The Perception vs Reality of Islam in Europe

Last week’s terror attacks in Paris highlight the tension in Europe between secular Europe and those believing in Islamist values. The Economist looked at some of the available data and noted the gap between Europe’s perception of Islam and its reality. A quick figure called out for France, French respondents thought 31% of the French population to be Muslim. The reality is a mere 8%.

Perception vs reality

Perception vs reality

Credit for the piece goes to the Economist Data Team.

Income Peak Map

Today’s post looks at peak income for the middle class. The Washington Post looked at peak median household income for each county in the United States. And for 81% of counties, that peak was over 15 years ago.

Income map

Income map

The really nice features of this piece are not actually the map, which is a standard choropleth map. Instead small multiples above the map breakdown the appearance of counties in each era bracket. And then to the right the user can compare a selected county against both the state and the United States. Overall, a very nice piece.

Credit for the piece Darla Cameron and Ted Mellnik.

Periodic Table of Non-elements

Science is great. But science is also a process and scientific progress goes boink. Some of the mis-steps in chemistry have been erroneous elements. Thankfully the Boston Globe built a small periodic table of non-elements with short anecdotes about the selected few.

Table of non-elements

Table of non-elements

Credit for the piece goes to Mary Virginia Orna and Marco Fontani.

The Link Between Work and Transit

The Wall Street Journal recently published an interesting article about the link between work and access to transit. They included a graphic that looked at the link between the two.

Linking the two together

Linking the two together

Credit for the piece goes to the Wall Street Journal graphics department.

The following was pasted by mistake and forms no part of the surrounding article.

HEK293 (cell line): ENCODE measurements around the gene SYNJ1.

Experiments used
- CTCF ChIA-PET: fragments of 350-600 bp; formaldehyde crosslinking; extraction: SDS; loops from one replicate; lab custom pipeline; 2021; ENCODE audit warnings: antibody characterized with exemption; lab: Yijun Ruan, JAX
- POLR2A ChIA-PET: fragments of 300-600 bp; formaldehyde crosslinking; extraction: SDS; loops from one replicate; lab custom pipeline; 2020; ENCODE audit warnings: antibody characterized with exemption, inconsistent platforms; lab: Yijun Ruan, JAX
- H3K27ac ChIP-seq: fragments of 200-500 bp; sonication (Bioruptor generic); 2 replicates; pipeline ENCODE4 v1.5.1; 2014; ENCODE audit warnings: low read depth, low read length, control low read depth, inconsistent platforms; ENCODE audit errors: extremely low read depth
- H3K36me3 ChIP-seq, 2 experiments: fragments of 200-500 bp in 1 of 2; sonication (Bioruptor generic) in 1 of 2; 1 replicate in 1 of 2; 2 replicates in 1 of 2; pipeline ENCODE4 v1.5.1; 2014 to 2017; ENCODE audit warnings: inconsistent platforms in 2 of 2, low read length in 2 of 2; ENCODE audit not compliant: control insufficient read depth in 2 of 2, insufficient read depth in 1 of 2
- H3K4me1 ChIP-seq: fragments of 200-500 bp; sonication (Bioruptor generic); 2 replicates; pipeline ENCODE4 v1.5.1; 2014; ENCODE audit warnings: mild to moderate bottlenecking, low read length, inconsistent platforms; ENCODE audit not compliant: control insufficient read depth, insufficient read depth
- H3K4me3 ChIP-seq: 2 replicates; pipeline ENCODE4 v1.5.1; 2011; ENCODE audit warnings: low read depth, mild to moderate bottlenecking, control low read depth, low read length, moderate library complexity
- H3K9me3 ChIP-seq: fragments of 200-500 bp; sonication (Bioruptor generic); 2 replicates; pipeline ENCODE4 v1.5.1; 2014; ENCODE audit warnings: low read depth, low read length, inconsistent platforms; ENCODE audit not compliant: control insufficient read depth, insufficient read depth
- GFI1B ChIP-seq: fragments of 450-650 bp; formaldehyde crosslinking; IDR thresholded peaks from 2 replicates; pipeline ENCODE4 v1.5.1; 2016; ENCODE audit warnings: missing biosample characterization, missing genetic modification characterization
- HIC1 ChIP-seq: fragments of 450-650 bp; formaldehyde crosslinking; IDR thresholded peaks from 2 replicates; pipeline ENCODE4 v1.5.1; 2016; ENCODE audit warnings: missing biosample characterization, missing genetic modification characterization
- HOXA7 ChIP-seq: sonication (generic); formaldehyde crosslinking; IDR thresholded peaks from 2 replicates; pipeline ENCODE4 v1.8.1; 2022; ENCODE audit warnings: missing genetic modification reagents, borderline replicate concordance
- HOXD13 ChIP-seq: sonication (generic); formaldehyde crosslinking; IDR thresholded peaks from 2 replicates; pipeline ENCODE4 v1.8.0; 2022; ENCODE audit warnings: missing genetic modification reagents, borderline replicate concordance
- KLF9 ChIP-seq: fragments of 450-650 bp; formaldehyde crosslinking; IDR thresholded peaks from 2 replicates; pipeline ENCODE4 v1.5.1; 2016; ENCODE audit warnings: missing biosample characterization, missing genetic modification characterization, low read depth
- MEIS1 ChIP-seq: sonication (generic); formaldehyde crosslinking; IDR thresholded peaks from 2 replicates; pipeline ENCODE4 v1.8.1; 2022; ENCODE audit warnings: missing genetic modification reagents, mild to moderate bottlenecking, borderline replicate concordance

Board Games

On New Year’s Eve, well technically in the wee hours of New Year’s Day, the group with which I was spending the holiday broke out Settlers of Catan. We played that game—and drank a few bottles of champagne—until 04.00. My experience of playing the game—not necessarily the part about being inebriated on New Year’s Eve—bears out the increasing popularity of board games. This article from FiveThirtyEight seeks to understand what makes particular board games popular. And, because I am mentioning it on this blog, it has a few charts worth noting.

Game ratings organised by year of introduction

Game ratings organised by year of introduction

Credit for the piece goes to Rasmus Greve.

How Different Temperature Profiles Make Different Precipitation Types

I apologise for the lack of posts over the last two weeks, but I was on holiday. Naturally, I have returned just in time for some snowstorms in the Midwest. But today’s piece comes from WGN and it explains how the type of winter precipitation that falls depends not solely on ground temperatures. Rather, temperature profiles in the upper atmosphere can make all the difference between rain, sleet, and snow.

How temperatures create different precipitation types

How temperatures create different precipitation types

Credit for the piece goes to Steve Kahn and Jennifer Kohnke.

Surviving Holiday Parties

The Christmas holidays are known for many things. One of them is the office holiday party. Today’s post looks at a flow chart put together by the company for which I work, Euromonitor International. As it was put together by the design team, you might very well think that I had something to do with it. But I couldn’t possibly comment.

The beginning of the flow chart

The beginning of the flow chart

Credit for the piece goes to the Euromonitor design team.

Chicago’s Minimum Wage

Today’s piece is a photo I snapped of the cover of a relatively recent edition of the RedEye, a free, daily tabloid distributed in Chicago. The city of Chicago decided to raise the minimum wage in the city. And this photo of a stack of quarters depicts just how many quarters that increase will be over the next five years.

The minimum wage in Chicago

The minimum wage in Chicago

I find I usually do not enjoy data photos, for want of a better term. But here we have an obviously editorially driven graphic, but one that uses real materials to represent the data. In other words, we are not taking one quarter to represent one dollar per hour. One quarter means one quarter per hour. And the segmentations merely break out how much that will increase over the years. With minimal annotation, the photo is clear and direct.

Credit for the piece goes to Lenny Gilmore.

Stop the Music

I get that a lot of you like Christmas. That’s great. But for those of not terribly attached to it for more than the days off work, listening to music can switch from being relaxing to aggravating right quick. Thankfully we have FiveThirtyEight to examine just how ridiculous this all-Christmas-all-the-time trend has become.

The combined plays of two Christmas songs

The combined plays of two Christmas songs

Credit for the piece goes to Walt Hickey.